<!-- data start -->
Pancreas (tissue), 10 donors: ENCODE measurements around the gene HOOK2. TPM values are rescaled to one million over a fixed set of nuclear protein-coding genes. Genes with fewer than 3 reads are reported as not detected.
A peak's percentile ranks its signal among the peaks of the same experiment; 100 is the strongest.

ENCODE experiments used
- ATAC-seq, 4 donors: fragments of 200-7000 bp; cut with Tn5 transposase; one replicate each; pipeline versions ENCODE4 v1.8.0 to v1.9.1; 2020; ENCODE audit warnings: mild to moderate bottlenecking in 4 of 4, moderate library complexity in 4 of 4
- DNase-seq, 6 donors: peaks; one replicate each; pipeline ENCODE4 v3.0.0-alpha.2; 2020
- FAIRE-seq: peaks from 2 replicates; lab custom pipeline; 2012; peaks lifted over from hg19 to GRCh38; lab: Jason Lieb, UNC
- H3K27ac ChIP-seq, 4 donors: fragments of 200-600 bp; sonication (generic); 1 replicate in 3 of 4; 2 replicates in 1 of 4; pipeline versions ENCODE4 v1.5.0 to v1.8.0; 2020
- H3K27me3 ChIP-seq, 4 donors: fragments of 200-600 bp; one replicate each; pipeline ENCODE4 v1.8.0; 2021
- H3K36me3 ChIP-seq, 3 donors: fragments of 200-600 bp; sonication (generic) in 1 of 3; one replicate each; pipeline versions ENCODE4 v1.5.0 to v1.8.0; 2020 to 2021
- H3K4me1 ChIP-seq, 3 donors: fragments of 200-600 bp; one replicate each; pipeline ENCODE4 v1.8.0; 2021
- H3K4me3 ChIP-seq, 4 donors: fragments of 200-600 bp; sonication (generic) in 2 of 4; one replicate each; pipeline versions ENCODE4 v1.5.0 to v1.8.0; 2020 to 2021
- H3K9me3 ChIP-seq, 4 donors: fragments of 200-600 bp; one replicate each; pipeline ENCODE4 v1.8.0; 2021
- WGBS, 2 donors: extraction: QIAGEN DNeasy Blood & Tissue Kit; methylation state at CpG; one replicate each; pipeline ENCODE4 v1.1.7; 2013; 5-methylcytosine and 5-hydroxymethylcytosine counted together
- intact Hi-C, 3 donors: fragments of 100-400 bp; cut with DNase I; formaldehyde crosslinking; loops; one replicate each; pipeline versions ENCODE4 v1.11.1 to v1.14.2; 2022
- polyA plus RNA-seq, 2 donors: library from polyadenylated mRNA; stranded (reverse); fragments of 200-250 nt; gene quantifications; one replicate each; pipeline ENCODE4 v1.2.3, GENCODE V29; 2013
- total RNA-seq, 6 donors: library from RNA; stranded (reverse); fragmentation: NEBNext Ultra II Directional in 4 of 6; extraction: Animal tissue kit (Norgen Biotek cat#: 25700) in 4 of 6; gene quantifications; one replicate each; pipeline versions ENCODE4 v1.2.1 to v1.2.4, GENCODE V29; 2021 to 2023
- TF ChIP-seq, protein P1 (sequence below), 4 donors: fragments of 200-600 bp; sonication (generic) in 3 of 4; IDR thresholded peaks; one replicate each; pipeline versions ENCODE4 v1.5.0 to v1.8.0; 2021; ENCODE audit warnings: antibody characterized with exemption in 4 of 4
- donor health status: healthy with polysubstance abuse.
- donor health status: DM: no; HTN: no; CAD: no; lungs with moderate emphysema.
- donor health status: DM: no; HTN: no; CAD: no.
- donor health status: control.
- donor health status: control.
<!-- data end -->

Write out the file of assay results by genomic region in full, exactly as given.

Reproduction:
Pancreas (tissue), 10 donors: ENCODE measurements around the gene HOOK2. TPM values are rescaled to one million over a fixed set of nuclear protein-coding genes. Genes with fewer than 3 reads are reported as not detected.
A peak's percentile ranks its signal among the peaks of the same experiment; 100 is the strongest.

ENCODE experiments used
- ATAC-seq, 4 donors: fragments of 200-7000 bp; cut with Tn5 transposase; one replicate each; pipeline versions ENCODE4 v1.8.0 to v1.9.1; 2020; ENCODE audit warnings: mild to moderate bottlenecking in 4 of 4, moderate library complexity in 4 of 4
- DNase-seq, 6 donors: peaks; one replicate each; pipeline ENCODE4 v3.0.0-alpha.2; 2020
- FAIRE-seq: peaks from 2 replicates; lab custom pipeline; 2012; peaks lifted over from hg19 to GRCh38; lab: Jason Lieb, UNC
- H3K27ac ChIP-seq, 4 donors: fragments of 200-600 bp; sonication (generic); 1 replicate in 3 of 4; 2 replicates in 1 of 4; pipeline versions ENCODE4 v1.5.0 to v1.8.0; 2020
- H3K27me3 ChIP-seq, 4 donors: fragments of 200-600 bp; one replicate each; pipeline ENCODE4 v1.8.0; 2021
- H3K36me3 ChIP-seq, 3 donors: fragments of 200-600 bp; sonication (generic) in 1 of 3; one replicate each; pipeline versions ENCODE4 v1.5.0 to v1.8.0; 2020 to 2021
- H3K4me1 ChIP-seq, 3 donors: fragments of 200-600 bp; one replicate each; pipeline ENCODE4 v1.8.0; 2021
- H3K4me3 ChIP-seq, 4 donors: fragments of 200-600 bp; sonication (generic) in 2 of 4; one replicate each; pipeline versions ENCODE4 v1.5.0 to v1.8.0; 2020 to 2021
- H3K9me3 ChIP-seq, 4 donors: fragments of 200-600 bp; one replicate each; pipeline ENCODE4 v1.8.0; 2021
- WGBS, 2 donors: extraction: QIAGEN DNeasy Blood & Tissue Kit; methylation state at CpG; one replicate each; pipeline ENCODE4 v1.1.7; 2013; 5-methylcytosine and 5-hydroxymethylcytosine counted together
- intact Hi-C, 3 donors: fragments of 100-400 bp; cut with DNase I; formaldehyde crosslinking; loops; one replicate each; pipeline versions ENCODE4 v1.11.1 to v1.14.2; 2022
- polyA plus RNA-seq, 2 donors: library from polyadenylated mRNA; stranded (reverse); fragments of 200-250 nt; gene quantifications; one replicate each; pipeline ENCODE4 v1.2.3, GENCODE V29; 2013
- total RNA-seq, 6 donors: library from RNA; stranded (reverse); fragmentation: NEBNext Ultra II Directional in 4 of 6; extraction: Animal tissue kit (Norgen Biotek cat#: 25700) in 4 of 6; gene quantifications; one replicate each; pipeline versions ENCODE4 v1.2.1 to v1.2.4, GENCODE V29; 2021 to 2023
- TF ChIP-seq, protein P1 (sequence below), 4 donors: fragments of 200-600 bp; sonication (generic) in 3 of 4; IDR thresholded peaks; one replicate each; pipeline versions ENCODE4 v1.5.0 to v1.8.0; 2021; ENCODE audit warnings: antibody characterized with exemption in 4 of 4
- donor health status: healthy with polysubstance abuse.
- donor health status: DM: no; HTN: no; CAD: no; lungs with moderate emphysema.
- donor health status: DM: no; HTN: no; CAD: no.
- donor health status: control.
- donor health status: control.